Avalanche Studios’ output appears to be snowballing. In addition to housing the teams that are creating Rage 2 and Just Cause 4, the Swedish developer is working on a self-published game called Generation Zero. The game was announced at E3, and we were impressed with its first showing – as weird as its premise may seem. It features a mysterious robot uprising and environments largely barren of humanity. And, as a kicker, it just so happens to be set in an alternate version of Sweden in the ‘80s. At Gamescom, the studio let us get our hands on Generation Zero to see how we fared against the mechanical threats.
The demo drops me and a co-op partner in a home inside a small rural village. The mission is simple: head to a bomb shelter in a nearby village, and perhaps find some fellow survivors. After foraging around for ammo and supplies, we head out into the darkness. The game is running on Avalanche’s proprietary in-house Apex Engine, and it looks great – and oppressive. The woods are thick, and the fog and rain combine to make every step feel tense. As it turns out, that tension is earned: A pair of robotic sentries called seekers hover over some nearby brush, and I nearly walk into their range. Fortunately, my partner tells me to hang back. Seekers can draw in robotic support, but when they’re isolated they aren’t particularly dangerous. We take the duo out with our pistols, and forage their remains for gear.
I’m lucky, and find an EMP cell in one pile of ruined scrap. It comes in handy a short while later, when we encounter dog-like runner robots patrolling a cluster of buildings. The EMP works as you’d expect, detonating with a nice flash and temporarily shutting down the runners’ systems. From there, my partner and I unload on the stunned beasts as quickly as we can before their bodies spring back to life. We’re mostly successful, but I manage to completely overlook a straggler on the side. It rushes toward us while we’re looting the remains of the others, knocking me to the ground. I’m able to restore my health with a medkit, but I’m rattled.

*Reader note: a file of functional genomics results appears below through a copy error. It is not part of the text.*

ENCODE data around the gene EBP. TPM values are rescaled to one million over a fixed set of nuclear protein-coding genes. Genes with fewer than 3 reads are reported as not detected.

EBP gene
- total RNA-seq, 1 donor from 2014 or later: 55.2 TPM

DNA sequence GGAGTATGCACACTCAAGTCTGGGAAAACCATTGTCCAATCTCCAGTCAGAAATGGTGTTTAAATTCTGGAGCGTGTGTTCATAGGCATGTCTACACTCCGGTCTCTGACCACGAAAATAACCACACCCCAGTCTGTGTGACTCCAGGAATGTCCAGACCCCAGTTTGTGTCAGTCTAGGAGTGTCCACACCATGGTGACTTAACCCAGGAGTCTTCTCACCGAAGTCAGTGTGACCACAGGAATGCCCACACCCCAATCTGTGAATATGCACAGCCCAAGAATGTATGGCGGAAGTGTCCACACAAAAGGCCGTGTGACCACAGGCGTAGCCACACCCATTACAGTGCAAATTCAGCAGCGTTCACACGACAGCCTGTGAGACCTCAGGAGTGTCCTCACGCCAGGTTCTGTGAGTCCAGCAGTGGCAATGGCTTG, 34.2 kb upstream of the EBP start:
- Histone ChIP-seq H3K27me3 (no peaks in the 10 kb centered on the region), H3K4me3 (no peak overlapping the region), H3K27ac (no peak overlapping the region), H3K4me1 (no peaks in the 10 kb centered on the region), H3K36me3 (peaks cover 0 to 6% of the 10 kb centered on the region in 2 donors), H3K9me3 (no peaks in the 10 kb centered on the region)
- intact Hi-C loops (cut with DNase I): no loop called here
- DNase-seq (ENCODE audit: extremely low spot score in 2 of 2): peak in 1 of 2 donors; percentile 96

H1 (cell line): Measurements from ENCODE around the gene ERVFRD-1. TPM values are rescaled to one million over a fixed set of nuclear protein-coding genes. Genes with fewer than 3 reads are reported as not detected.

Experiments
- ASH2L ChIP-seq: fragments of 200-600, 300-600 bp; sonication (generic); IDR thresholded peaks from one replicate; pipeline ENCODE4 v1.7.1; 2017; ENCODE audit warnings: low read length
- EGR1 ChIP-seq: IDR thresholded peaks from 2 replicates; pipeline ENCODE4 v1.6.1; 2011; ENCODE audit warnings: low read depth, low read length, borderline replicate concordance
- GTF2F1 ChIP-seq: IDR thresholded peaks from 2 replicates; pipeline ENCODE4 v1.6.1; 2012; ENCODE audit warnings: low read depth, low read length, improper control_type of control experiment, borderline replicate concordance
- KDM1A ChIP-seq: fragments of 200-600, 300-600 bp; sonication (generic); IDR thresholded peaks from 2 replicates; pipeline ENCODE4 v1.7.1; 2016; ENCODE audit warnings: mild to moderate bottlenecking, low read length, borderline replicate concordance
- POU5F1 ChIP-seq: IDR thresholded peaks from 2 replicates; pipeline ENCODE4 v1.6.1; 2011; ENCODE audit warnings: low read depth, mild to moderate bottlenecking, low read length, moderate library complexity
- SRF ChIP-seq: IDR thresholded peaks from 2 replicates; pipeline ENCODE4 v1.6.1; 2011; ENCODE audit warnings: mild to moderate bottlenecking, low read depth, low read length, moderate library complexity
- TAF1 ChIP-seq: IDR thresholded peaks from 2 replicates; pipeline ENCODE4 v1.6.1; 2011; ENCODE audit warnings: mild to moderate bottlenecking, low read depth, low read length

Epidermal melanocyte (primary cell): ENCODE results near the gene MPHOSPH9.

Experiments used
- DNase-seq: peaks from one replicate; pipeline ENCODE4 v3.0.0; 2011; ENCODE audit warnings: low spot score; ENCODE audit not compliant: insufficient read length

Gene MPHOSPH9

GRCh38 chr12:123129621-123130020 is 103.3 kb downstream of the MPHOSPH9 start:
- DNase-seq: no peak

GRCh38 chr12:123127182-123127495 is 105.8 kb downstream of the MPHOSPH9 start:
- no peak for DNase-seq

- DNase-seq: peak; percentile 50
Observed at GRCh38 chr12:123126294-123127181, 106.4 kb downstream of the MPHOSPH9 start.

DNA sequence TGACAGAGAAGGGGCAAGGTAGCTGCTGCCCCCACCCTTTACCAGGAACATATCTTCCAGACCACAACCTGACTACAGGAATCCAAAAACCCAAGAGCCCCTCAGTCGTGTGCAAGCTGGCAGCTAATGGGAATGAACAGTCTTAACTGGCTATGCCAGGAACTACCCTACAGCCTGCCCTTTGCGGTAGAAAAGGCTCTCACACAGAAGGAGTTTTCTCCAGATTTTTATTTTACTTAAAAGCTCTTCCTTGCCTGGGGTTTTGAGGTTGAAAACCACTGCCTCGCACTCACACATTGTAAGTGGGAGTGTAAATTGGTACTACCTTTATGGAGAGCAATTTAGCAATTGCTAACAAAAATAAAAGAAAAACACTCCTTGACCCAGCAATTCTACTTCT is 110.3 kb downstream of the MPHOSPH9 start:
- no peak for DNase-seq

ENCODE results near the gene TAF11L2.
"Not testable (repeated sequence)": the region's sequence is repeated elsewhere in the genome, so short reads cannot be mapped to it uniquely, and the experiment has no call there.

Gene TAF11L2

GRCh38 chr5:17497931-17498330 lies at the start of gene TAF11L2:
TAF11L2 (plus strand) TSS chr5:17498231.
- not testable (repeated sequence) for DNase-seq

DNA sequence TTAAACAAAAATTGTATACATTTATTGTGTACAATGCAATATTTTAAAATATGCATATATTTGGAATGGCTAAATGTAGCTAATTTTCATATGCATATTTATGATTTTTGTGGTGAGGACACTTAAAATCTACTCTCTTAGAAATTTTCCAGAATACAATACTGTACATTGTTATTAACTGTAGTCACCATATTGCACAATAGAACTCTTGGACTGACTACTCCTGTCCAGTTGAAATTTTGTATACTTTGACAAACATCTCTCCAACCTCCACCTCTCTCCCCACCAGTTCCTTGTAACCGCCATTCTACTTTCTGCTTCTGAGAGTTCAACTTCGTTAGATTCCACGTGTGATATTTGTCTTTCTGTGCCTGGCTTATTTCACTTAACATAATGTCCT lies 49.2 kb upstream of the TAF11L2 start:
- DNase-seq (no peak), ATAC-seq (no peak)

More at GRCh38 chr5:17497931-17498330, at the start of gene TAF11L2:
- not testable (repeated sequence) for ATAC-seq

We continue toward our waypoint, picking up better weapons in abandoned cars and boxes along the way. I end up with a nice shotgun and a rocket launcher. Weapons have multiple ammo types, and I’m told the rocket launcher has some exotic projectiles of its own. Unfortunately, I have to make do with a boring old massive explosion – particularly helpful against clusters of runners. During the demo I also learn the value of using items like flares and fireworks to attract or disorient my foes, manipulating them and making it easier to take them out with a well-thrown grenade.
The bomb shelter turns out to be a bust, but a computer terminal has a clue: some survivors are heading toward a farm for some kind of last stand against the robots. Sounds like a party. We load up on gear and make our way to the farm. The party is cut short by the introduction of the ticks. These small enemies like to jump, and are an overall nuisance. They’re particularly effective when near other robotic types, since you have to take them out quickly before diverting your attention toward the more conventionally dangerous enemies. Ignore the ticks, and they’ll essentially hassle you to death with smaller wounds.
On the other side of the robot spectrum, the demo ends with an encounter from a tank. This shambling titan takes potshots from a distance, and its armor makes it a truly difficult foe. I’m able to make several successful shots with my rockets before the demo ends. Don’t worry, tank; you’ll get yours eventually.
Avalanche says players will learn more about the robot apocalypse, but that portion of it will be hidden behind optional missions you may or may not encounter in the open world. Along the way, players will be able to outfit their character in true ‘80s style. My hero sported a backward cap and a thick, gold dookie chain, but that’s just the start. You’ll be able to find more cosmetics as you explore – loud patterns and tragic haircuts are apparently plentiful. Best of all, Avalanche says there won’t be microtransations, so you’ll have to earn the right to look so gleefully corny.
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Hands-On With Avalanche’s Generation Zero